"Fir se apne haath mein lenge, apne desh ki kamaan, aise vyarth na jaane denge vir Shivaji ka balidaan (we will reclaim the politics of our land so the sacrifice of rulers like Shivaji who rose up against dictators doesn't go to waste)."
This was one of the few Hindi phrases doing the rounds at Patidar leader Hardik Patel's Anamat Andolan rallies in Gujarat in 2017. Back then, the 25-year-old would manage to attract thousands of youngsters who would spill onto streets in bikes, open jeeps and on foot, with painted faces, holding placards of Iron Man Sardar Vallabhbhai Patel and rattling out slogans invoking Patidar pride.
Hardik, who had committed to remain apolitical back then, finally joined the Congress on Tuesday in the presence of party president Rahul Gandhi at the party's working committee meeting in Ahmedabad. Last week, Hardik had announced that he will contest the Lok Sabha election from the Jamnagar constituency. But even in Surat, which was the epicentre of his reservation movement, the BJP won all 12 seats with comfortable margins in the 2017 Gujarat Assembly election. In the city's Patidar-dominated pockets — Varachha, Karanj, Katargam — his roadshows were huge, but the majority that opposed his ideas seem to have saved their verdict for election day, and his anti-BJP campaign didn't result in electoral gain for the Congress.
Hardik had repeatedly insisted he was sworn to his cause and not aligned with any party, until this recent move to officially join the grand old party. He had formed the Patidar Anamat Andolan Samiti (PAAS), which claims to be an apolitical organisation aiming to make Patidars eligible for the Other Backward Classes (OBC) quota.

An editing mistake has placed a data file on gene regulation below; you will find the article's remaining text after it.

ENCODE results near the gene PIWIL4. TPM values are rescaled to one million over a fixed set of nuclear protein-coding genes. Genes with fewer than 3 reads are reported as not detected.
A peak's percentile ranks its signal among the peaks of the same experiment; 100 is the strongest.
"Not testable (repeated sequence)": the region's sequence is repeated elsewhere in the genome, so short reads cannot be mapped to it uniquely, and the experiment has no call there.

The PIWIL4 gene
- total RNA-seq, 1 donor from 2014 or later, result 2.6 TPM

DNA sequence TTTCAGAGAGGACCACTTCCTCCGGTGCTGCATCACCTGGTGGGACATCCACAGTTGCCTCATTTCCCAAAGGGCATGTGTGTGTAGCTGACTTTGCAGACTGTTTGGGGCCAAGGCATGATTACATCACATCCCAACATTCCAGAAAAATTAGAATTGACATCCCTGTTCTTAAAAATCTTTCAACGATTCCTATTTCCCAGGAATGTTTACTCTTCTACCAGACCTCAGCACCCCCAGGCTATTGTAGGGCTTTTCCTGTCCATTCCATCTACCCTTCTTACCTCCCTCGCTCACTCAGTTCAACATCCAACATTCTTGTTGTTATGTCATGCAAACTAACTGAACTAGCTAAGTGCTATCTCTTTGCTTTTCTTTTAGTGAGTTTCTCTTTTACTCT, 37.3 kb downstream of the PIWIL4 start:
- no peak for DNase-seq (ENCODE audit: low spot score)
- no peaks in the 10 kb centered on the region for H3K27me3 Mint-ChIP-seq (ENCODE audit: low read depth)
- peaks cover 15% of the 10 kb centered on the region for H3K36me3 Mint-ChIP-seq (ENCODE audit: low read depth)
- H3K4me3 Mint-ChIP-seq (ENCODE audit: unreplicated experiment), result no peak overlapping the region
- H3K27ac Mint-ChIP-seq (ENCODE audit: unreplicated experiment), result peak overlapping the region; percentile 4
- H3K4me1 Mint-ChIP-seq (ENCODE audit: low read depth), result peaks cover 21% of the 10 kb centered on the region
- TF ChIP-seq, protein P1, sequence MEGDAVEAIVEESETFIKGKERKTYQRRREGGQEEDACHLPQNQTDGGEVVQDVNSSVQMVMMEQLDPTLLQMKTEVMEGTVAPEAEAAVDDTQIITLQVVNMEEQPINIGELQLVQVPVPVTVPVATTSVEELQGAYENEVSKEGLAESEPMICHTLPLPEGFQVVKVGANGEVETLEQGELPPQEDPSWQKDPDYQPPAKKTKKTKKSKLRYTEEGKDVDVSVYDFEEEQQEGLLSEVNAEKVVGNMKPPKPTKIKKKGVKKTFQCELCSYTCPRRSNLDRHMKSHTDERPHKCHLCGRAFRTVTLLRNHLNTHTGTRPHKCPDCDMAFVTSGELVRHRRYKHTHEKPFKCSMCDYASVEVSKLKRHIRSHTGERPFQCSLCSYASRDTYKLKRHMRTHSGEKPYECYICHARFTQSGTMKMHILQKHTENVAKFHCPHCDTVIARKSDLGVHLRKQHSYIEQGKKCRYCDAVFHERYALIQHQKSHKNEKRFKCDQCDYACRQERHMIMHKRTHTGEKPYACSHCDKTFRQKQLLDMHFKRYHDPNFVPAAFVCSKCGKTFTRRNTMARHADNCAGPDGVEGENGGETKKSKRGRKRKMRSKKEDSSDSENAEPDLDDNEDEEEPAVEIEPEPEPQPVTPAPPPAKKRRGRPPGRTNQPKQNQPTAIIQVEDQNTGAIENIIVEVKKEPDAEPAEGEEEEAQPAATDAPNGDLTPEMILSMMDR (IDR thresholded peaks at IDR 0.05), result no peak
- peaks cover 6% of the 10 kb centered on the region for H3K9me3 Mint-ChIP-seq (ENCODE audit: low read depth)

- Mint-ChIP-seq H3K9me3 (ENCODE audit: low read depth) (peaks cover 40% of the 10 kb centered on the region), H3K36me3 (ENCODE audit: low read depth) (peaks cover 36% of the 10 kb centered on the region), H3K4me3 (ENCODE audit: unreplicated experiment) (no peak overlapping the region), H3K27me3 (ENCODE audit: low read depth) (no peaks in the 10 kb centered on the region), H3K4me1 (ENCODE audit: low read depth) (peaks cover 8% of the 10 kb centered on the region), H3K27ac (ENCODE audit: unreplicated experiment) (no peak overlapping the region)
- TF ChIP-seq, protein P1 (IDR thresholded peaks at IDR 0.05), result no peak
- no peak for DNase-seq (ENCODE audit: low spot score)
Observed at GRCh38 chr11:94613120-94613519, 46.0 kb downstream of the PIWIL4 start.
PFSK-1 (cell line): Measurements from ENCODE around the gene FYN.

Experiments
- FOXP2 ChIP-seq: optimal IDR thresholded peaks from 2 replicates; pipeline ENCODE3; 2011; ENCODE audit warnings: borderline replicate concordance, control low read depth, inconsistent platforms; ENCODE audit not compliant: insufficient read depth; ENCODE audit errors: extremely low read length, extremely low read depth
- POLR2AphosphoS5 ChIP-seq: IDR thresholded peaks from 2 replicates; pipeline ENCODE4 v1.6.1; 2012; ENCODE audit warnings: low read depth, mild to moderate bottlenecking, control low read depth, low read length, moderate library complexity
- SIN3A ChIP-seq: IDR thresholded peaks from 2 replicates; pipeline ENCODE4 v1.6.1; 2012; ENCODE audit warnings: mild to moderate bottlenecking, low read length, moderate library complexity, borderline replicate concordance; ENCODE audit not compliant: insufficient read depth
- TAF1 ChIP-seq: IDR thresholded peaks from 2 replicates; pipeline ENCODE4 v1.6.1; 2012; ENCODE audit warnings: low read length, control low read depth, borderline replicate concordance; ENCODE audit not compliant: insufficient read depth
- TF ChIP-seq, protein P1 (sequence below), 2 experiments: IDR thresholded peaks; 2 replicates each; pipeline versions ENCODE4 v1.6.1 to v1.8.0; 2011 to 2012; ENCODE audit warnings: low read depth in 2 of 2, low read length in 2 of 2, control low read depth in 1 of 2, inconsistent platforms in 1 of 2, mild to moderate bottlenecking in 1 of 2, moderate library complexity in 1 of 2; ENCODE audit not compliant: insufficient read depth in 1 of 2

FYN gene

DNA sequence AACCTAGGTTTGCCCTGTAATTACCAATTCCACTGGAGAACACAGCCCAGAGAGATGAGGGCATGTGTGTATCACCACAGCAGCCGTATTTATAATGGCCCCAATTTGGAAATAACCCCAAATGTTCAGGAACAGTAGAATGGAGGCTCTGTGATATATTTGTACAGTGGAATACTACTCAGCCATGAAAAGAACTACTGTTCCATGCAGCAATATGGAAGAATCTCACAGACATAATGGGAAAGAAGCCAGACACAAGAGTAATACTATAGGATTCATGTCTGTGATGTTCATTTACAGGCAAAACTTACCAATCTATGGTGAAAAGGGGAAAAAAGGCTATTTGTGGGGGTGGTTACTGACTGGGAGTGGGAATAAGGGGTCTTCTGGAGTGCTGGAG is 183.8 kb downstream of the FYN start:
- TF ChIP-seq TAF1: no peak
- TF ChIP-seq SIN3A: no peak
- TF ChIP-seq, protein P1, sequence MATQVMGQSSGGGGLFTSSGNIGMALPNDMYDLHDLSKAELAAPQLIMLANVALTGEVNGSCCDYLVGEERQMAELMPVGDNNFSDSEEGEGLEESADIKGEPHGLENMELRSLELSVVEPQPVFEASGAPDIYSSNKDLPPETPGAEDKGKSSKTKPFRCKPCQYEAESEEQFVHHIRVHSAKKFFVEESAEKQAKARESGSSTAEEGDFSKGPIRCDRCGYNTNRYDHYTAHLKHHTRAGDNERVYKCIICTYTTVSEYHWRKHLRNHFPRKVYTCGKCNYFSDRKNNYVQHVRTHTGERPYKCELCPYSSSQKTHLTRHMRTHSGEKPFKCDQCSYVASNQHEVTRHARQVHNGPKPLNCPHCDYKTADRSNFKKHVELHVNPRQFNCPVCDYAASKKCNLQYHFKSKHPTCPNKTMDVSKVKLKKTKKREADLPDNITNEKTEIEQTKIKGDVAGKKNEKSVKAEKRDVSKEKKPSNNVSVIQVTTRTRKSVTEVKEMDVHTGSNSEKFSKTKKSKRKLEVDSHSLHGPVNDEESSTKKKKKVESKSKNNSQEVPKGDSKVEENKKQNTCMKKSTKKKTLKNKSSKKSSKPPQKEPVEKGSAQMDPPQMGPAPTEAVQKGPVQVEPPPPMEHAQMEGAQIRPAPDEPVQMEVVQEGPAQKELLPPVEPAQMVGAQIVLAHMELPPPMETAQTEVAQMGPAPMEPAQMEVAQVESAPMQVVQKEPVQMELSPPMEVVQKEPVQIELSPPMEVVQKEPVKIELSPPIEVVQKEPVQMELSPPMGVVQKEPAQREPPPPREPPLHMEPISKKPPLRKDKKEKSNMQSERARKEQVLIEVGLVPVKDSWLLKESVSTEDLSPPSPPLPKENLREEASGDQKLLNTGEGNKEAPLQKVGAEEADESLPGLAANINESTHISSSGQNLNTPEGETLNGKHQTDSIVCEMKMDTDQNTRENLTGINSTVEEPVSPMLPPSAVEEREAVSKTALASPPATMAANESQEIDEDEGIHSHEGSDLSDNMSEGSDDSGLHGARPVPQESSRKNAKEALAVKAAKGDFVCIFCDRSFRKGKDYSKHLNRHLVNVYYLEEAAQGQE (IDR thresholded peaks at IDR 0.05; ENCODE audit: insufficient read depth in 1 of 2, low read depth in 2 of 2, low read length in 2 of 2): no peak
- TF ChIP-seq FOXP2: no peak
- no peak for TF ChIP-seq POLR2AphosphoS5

Neither the BJP, nor the Congress can ignore the fact that 45 to 52 of the 189 seats in Gujarat fall in Patidar-dominated regions. Purely from the perspective of vote-bank politics, the two big parties understand that keeping the Patidars on their side in Gujarat will strengthen their game. However, the Patidars are not one monolithic whole, and their concerns are not homogeneous.
The first split is between the Leuva and Kadva Patels — believed to be descendants of Ramayana's last generation Luv and Kush — and they belong to Saurashtra, a peninsular, fertile belt. Hardik belongs to the Kadva sub-sect, but the owners of big diamond and real estate businesses are Leuva Patels, who are strongly opposed to the idea of even marrying their children into the other sub-caste.
The other split within the Patidars lies in the demographic history of the caste. Saurashtra's key towns are Jamnagar, Junagarh, Rajkot and Porbandar, and then there are the Gohil princely state towns of Bhavnagar and Amreli. Owing to the locational advantage of being closer to the sight of the royalty and also to South Gujarat, they migrated to the emerging cities of Ahmedabad and Surat in the 1970s before others. The Patels from the other regions followed suit and populated the diamond, textile and real-estate industries. Today, the Patels from Bhavnagar and Amreli are more prosperous and big names in diamond and textile business hubs.